KS: And that is a huge shame.

WH: There should be scope for this to be the first in a series.

KS: Oh, that would be good.

If you want to get in contact, the best way at the moment is my college email address:


WH: What are you working on currently?

KS: I’m currently composing a piece for the percussion ensemble …

Cue: Drip Fed News Feed drums only by alumnus Thomas Leach

… It’s actually a commission for a concert in Spring Term in 2019. I’m scoring it for 10 musicians. Percussion instruments are still yet to be confirmed but I’ve got an idea of the structure. I’ve just got to crack on and actually compose with it. What I’m trying to strive for in my music at the moment is timbre and colour of the instrumentation, the colour of the orchestration.

My piece is a simple structure going from slow to fast. So I was going to start off quite sparse with some crotales and chimes – the higher pitched frequency instruments. And then as we gradually get faster, I was going to take inspiration from Ligeti and have some polyrhythms and well as some micropolyphony. So it’s like a sustained chord transitioning very slowly with the use of marimbas, vibraphone, glockenspiel. It might sound like a mess but the intention is to create this colour-world.

WH: That’s really exciting. I’m looking forward to hearing it. The last percussion concert in St. Alfege’s was a real spectacle, actually.

KS: What that the one with the West Side Story?

WH: Yeah.

KS: Oh, I missed that one. I should have gone to that.

WH: I mean, they’re always very bold with their choice of music, in that, more than half of the pieces in that programme were written post-2000.

KS: Well, this is the thing I love about the percussion department here. The percussionists are the ones that really are so eager to help out the composers because they don’t have a huge amount of repertoire compared to, let’s say, a string player or woodwind player.

You know what? I love writing for percussion because you can’t have a simple melody. You need to think of music in different aspects. You have to think rhythmically, you have to think of textures, you have to think of colour, dynamics, and work out what sounds good together. What techniques can we get away with without annoying the percussionists? Because I know there’s one or two that doesn’t like the bowed cymbal.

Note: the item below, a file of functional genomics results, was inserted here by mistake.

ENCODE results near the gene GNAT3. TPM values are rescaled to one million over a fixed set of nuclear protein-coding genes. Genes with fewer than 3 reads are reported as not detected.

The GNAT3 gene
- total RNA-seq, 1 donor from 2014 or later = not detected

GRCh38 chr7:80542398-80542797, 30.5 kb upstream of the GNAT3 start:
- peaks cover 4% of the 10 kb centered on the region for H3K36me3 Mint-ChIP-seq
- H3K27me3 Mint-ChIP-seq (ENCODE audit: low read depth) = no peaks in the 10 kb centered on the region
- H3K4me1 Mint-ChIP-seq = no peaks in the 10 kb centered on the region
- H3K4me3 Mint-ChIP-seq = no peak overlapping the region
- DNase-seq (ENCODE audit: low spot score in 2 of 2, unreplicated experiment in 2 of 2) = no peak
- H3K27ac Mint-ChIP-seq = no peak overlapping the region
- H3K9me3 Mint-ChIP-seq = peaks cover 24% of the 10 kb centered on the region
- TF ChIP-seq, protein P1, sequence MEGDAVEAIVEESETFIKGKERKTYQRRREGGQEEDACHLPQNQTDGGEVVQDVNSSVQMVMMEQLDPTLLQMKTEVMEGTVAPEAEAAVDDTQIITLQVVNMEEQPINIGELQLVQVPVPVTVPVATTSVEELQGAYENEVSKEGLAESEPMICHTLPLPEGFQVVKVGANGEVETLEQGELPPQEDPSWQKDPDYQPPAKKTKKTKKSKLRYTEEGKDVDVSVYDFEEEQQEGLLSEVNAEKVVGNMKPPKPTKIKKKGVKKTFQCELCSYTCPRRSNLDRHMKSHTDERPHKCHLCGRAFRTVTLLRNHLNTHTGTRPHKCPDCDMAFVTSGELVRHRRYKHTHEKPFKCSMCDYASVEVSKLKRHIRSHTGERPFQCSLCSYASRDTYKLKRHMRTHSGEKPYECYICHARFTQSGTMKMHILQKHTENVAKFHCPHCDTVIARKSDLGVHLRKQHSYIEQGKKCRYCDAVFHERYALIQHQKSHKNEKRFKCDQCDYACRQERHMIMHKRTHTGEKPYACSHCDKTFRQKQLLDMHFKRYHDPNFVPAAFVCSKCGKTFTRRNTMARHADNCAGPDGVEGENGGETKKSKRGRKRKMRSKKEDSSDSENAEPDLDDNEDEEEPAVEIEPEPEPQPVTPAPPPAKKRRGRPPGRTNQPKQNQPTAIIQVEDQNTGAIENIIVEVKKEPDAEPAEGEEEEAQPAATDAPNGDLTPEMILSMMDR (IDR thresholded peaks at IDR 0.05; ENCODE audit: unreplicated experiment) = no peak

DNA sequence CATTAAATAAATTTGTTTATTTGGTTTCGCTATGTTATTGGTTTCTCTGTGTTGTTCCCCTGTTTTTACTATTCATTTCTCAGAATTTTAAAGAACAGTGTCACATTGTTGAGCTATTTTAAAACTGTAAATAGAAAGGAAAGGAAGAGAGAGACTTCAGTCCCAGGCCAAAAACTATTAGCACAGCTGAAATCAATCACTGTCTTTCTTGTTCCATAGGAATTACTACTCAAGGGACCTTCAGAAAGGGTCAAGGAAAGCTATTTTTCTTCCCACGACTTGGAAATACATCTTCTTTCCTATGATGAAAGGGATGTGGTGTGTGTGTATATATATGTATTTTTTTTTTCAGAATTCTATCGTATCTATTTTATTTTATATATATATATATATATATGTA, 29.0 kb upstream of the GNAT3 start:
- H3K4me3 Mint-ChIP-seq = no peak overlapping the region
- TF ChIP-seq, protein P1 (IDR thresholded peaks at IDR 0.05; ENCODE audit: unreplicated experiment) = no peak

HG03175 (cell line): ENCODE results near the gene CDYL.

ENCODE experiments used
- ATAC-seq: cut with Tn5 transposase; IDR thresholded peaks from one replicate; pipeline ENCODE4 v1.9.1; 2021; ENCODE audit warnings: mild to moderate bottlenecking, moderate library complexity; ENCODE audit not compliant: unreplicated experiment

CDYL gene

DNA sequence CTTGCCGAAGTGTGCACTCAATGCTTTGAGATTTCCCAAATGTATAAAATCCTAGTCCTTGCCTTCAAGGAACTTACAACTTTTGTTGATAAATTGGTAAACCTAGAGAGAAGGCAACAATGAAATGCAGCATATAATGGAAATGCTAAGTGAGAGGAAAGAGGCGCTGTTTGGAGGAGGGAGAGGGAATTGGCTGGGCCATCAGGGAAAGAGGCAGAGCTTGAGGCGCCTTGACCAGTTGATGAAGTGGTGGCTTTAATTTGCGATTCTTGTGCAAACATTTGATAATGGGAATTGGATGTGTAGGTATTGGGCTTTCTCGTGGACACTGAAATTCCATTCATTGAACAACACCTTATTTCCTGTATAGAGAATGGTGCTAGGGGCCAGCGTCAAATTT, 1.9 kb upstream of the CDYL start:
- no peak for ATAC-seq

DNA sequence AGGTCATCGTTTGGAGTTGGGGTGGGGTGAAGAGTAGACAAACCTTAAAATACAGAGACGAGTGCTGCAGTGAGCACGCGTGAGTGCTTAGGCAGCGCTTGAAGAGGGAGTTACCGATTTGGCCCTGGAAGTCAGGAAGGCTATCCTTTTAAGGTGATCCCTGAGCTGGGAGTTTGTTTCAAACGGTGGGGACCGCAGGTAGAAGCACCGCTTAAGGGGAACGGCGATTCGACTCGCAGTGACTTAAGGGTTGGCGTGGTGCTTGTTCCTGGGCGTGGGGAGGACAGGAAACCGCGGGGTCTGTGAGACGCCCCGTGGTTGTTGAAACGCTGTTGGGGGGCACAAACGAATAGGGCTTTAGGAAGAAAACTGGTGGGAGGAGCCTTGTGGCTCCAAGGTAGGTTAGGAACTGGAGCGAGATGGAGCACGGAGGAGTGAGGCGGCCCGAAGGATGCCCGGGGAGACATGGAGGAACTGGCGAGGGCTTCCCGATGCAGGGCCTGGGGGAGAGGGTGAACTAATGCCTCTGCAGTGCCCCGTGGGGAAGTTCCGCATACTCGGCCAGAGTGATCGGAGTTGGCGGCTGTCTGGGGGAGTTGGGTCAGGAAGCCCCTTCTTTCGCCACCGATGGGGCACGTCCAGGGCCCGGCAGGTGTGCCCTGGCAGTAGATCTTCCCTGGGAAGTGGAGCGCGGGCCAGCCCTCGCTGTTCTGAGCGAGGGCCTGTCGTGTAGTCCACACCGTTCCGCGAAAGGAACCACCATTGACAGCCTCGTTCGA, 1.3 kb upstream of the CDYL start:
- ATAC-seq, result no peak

And trust me. They’ll know who they are.


WH: I’d like to include a bit of music with this segment with you.


KS: There is a solo flute piece with live electronics I could include. It’s called Standing Upon the Edge of Loch Turret. It was inspired by when I went up to Scotland last Easter and we visited this loch called Loch Turret and I just thought, “I want to write a piece about it.” It was so atmospheric, so open. It was mysterious, it was foggy, it was beautiful.

WH: Perhaps you could just say a little bit more about what the electronics do.

KS: Essentially it is live electronics with a pedal machine with a reverb pedal because a lot of the piece emphasises the reverb to try and emulate the surrounding space. There are some moments where the reverb is more noticeable to the point where there’s a little bit of a loop to create an echo effect as if you were shouting or talking to the loch.

WH: Perfect.

KS: My name is Kieron Smith and my piece is called Standing Upon the Edge of Loch Turret and it’s scored for flute and live electronics.

Cue: Standing Upon the Edge of Loch Turret

That was Standing Upon the Edge of Lock Turret by Kieron Smith.
Don’t miss the composers’ concert tomorrow and watch out for TL Life Crosscurrent episode 2 next week.


If you have a project, a piece or an idea you would like to share on the podcast, please do get in touch with me via my email:

The views and opinions expressed in this podcast are those of the Trinity Laban student body and do not necessarily represent those of the institution as a whole.